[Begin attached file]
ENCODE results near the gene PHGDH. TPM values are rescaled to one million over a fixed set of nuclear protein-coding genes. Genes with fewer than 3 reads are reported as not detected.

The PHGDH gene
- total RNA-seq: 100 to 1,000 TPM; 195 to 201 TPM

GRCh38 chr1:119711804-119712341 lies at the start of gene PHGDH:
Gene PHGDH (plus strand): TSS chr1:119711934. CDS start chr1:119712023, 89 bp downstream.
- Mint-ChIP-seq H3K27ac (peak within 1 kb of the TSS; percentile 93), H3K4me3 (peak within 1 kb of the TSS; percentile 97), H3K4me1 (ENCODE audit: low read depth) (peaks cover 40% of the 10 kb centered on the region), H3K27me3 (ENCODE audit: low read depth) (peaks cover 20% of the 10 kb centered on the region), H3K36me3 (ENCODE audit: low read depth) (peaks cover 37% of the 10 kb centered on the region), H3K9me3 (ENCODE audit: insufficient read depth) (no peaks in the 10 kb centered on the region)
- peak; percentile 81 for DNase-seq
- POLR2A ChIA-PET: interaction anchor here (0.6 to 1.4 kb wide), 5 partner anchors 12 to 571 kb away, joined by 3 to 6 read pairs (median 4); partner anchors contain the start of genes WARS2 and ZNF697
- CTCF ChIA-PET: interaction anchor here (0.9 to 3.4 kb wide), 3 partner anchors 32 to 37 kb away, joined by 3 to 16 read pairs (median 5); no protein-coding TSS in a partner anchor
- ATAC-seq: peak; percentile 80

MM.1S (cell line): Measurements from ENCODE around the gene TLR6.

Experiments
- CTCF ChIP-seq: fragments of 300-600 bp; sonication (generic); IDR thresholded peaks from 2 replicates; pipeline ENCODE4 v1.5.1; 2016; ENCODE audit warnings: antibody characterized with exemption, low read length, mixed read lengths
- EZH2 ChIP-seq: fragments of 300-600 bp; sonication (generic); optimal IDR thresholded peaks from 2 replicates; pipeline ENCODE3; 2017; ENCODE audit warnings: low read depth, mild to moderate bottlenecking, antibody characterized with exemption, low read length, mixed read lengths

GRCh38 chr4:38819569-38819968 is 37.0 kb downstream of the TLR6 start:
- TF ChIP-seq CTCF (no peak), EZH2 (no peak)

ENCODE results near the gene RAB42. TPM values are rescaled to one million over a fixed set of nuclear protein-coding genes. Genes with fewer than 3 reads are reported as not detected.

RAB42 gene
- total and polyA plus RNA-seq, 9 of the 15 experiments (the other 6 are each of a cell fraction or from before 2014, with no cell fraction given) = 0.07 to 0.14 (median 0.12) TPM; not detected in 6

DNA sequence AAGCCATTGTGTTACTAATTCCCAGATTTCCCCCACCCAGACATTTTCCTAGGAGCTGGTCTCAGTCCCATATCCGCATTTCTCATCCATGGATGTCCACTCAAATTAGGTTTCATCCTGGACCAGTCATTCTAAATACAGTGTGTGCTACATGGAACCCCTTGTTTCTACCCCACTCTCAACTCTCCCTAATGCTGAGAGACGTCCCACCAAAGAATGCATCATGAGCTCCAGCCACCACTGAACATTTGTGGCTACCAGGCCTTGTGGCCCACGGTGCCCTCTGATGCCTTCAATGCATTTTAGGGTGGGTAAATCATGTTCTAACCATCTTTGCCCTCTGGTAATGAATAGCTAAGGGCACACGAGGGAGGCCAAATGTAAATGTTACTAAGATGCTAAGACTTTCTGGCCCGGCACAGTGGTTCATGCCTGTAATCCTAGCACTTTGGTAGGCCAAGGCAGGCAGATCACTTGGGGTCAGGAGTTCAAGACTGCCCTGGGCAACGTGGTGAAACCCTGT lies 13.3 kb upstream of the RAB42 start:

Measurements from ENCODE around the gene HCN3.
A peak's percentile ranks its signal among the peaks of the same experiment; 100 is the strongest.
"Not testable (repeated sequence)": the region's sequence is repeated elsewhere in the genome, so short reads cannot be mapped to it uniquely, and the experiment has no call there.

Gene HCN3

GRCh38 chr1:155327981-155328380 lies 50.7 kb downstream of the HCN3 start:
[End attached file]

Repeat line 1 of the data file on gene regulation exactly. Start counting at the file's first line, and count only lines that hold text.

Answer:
ENCODE results near the gene PHGDH. TPM values are rescaled to one million over a fixed set of nuclear protein-coding genes. Genes with fewer than 3 reads are reported as not detected.